Attention Newcastle: Brighton's Brilliant Blueprint Is The One To Follow

Brighton have risen from the bottom of the Football League to the European places
07:55, 06 Nov 2021

Just over a decade ago, the tide had begun to turn for Brighton and Hove Albion. Having spent over ten years playing at the Withdean Stadium, with the infamous running track around the outside meaning that away spectators could barely see the other end of the pitch, their new stadium was on the brink of completion. 

The new dawn was on the horizon and this was a club reborn under the ownership of Tony Bloom, who would take them all the way to the Premier League. But in the late nineties, they almost went out of business completely. 

The board had sold the Goldstone Ground and hardly any money from the sale had gone back to the club, while results on the pitch were woeful. In 1996/97, only a Robbie Reinelt goal kept them in the Football League, even though they were level on points and had a worse goal difference than bottom club Hereford. Back then, goals scored took precedence over goal difference, but the club were in a dismal state. 

They finished 23rd in what is now League Two, for three consecutive seasons before eventually settling in League One in the mid 2000s. Then Bloom came in and built the club up, into what we see today. 

Promotion from the third tier and clever investment meant that by the time the club moved into their new home, they were ready to fight for promotion. Three play-off defeats in four seasons was heartbreaking at the time, especially the one to fierce rivals Crystal Palace, but it didn’t stop the club’s growth. By 2014 they had a state-of-the-art training and performance centre and three years later Chris Hughton led them to the top tier and kept them there, while the Seagulls then took another progressive step by appointing Graham Potter. 

He has been a breath of fresh air in the Premier League after his brilliant work with both Ostersunds and Swansea, but it took a club like Brighton to have the foresight to appoint a young English boss with very little managerial experience in this country. They are now reaping the rewards, which brings us to this weekend’s match-up against Newcastle United.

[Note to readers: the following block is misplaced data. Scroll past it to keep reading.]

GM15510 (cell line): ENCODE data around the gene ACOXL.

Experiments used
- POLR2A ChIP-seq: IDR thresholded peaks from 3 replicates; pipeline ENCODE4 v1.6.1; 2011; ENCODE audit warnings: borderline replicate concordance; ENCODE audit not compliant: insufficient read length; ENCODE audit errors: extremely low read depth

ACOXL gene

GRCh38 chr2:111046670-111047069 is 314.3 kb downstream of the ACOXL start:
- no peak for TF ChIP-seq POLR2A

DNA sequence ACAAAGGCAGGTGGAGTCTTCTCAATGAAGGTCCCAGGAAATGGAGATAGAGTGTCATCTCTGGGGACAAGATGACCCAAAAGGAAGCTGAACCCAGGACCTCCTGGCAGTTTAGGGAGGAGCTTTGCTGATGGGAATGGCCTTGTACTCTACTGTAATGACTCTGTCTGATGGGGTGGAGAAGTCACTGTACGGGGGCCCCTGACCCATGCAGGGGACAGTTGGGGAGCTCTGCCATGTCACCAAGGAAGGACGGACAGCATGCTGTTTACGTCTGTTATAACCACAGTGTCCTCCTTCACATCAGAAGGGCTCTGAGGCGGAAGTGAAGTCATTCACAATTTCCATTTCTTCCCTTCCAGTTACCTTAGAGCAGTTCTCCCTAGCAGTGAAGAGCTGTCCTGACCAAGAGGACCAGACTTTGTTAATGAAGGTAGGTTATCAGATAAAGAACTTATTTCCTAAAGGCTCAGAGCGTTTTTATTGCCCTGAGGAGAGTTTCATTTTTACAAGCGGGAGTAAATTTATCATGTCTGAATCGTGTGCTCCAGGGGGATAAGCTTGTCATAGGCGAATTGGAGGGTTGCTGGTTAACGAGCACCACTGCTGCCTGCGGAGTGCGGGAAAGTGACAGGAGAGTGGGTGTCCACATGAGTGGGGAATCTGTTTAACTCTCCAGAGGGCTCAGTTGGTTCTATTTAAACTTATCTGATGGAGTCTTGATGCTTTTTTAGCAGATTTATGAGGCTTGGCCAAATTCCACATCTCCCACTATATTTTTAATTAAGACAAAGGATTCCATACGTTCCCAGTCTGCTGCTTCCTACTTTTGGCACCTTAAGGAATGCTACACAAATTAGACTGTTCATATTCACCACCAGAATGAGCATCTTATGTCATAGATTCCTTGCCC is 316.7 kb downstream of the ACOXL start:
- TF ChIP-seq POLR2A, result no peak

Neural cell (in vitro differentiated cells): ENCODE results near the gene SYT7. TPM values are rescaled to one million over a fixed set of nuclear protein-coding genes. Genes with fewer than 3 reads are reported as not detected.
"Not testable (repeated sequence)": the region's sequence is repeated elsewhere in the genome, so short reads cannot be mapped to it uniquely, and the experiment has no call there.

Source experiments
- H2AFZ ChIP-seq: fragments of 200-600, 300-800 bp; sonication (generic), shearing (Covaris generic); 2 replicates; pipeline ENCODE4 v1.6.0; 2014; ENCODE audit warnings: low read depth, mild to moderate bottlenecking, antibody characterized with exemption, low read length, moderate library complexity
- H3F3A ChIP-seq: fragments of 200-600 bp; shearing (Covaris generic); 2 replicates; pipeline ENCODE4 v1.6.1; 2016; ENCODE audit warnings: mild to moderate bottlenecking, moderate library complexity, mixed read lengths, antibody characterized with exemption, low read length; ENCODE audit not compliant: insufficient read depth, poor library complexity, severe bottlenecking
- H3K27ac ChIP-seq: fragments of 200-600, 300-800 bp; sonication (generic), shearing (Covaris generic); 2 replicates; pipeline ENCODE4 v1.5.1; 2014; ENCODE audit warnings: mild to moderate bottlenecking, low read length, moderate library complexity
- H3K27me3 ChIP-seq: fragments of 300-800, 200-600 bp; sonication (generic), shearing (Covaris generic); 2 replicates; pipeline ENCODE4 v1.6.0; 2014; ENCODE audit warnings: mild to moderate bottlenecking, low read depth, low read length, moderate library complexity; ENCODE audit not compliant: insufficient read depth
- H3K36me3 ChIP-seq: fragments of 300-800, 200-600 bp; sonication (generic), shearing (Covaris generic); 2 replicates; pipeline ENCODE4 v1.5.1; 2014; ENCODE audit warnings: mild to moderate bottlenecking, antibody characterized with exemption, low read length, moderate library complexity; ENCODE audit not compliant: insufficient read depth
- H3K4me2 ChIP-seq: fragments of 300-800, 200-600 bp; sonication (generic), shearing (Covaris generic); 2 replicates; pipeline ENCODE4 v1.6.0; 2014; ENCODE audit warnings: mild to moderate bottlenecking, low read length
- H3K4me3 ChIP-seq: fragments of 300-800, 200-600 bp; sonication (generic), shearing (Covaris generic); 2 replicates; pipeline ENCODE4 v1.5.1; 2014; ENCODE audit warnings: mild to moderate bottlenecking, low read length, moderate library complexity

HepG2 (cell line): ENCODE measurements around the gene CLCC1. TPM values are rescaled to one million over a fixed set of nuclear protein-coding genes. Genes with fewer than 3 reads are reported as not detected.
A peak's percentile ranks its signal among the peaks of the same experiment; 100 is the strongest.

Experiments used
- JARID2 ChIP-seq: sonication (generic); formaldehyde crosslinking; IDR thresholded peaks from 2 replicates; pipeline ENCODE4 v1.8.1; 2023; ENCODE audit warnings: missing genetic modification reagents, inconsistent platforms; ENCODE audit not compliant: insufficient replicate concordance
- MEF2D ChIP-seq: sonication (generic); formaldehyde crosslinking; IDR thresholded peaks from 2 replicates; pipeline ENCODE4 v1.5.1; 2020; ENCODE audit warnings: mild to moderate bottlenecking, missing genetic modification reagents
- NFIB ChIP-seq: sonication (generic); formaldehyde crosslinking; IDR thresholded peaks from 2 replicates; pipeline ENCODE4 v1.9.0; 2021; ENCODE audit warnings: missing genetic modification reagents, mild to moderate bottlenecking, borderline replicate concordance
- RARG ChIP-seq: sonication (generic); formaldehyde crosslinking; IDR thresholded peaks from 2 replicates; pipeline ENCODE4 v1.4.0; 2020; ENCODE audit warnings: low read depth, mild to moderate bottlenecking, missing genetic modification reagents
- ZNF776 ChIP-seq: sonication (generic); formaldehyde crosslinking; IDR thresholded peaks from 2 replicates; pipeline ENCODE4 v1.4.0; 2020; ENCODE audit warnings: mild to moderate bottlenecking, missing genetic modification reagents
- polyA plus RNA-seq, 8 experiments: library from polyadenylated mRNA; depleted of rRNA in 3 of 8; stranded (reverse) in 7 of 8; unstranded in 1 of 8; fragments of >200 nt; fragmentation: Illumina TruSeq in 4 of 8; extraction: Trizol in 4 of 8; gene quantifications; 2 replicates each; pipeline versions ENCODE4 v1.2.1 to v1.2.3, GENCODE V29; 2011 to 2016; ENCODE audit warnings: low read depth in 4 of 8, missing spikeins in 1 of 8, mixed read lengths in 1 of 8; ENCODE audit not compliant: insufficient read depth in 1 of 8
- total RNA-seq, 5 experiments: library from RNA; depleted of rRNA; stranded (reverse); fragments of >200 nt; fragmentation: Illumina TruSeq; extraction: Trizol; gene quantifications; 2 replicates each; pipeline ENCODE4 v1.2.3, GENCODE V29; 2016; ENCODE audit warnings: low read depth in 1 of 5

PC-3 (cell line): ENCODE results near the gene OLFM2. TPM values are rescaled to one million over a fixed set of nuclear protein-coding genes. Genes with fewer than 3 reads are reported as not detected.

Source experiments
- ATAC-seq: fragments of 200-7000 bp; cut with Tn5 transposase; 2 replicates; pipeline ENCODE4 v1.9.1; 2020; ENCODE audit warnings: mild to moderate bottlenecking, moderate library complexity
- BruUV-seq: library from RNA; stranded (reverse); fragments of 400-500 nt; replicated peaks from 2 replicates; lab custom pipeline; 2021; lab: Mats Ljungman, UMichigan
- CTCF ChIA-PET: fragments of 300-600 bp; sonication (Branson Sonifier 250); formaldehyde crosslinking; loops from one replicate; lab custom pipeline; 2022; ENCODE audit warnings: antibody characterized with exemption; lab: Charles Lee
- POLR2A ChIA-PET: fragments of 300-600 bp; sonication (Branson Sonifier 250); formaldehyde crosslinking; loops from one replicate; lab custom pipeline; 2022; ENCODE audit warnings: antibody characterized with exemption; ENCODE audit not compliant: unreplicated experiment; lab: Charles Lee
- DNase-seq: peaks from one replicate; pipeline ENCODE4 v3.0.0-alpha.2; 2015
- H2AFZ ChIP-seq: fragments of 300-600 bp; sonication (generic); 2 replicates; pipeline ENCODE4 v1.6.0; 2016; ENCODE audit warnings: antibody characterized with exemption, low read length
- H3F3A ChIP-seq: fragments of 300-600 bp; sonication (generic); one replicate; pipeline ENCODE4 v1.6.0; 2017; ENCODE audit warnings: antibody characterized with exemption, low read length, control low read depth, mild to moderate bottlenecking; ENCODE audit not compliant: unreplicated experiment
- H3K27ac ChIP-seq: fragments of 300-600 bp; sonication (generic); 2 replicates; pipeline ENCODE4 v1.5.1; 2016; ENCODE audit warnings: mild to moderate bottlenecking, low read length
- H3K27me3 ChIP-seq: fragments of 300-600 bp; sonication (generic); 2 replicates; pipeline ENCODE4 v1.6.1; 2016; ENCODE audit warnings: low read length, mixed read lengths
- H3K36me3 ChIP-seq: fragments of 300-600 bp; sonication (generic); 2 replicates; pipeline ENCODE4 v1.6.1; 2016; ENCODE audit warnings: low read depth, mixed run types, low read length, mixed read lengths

The Toon are, at the time of writing, still on the hunt for a new manager after the departure of Steve Bruce with Eddie Howe now looking like the frontrunner to take on this huge job. These two clubs were very different at the turn of the century, but now, Brighton have surpassed the Magpies on the pitch. 

Newcastle don’t need a new stadium, they don’t need to relocate and they don’t need to re-engage the local community with the football club like Brighton had to - but that doesn’t mean they should ignore the blueprint for long-term success that clubs like Brighton and Leicester have put in place. 

PIF have already stated that they won’t go on a crazy spending spree in the next transfer window and instead would like to invest in the academy and training facilities, which is already a step in the right direction. Having had Mike Ashley running the club as a promotional tool for his business over the last decade, any form of investment will be welcomed in the north-east, but the money must be invested into the right areas for long-term success. 

Success can be measured in many ways, but the progress Brighton have managed to make this season in the Premier League was just the next step forward on an impressive journey that has seen them rise up from the bottom of the Football League. This summer they made a £7m profit on transfers and sit in 8th place, while Newcastle face a relegation dogfight to stay up, before they can look to the future. 

The new manager faces a tough test to keep the Magpies in the league, but even if they get relegated this season, Brighton’s solid blueprint is the one that can provide them with a successful long-term future. 

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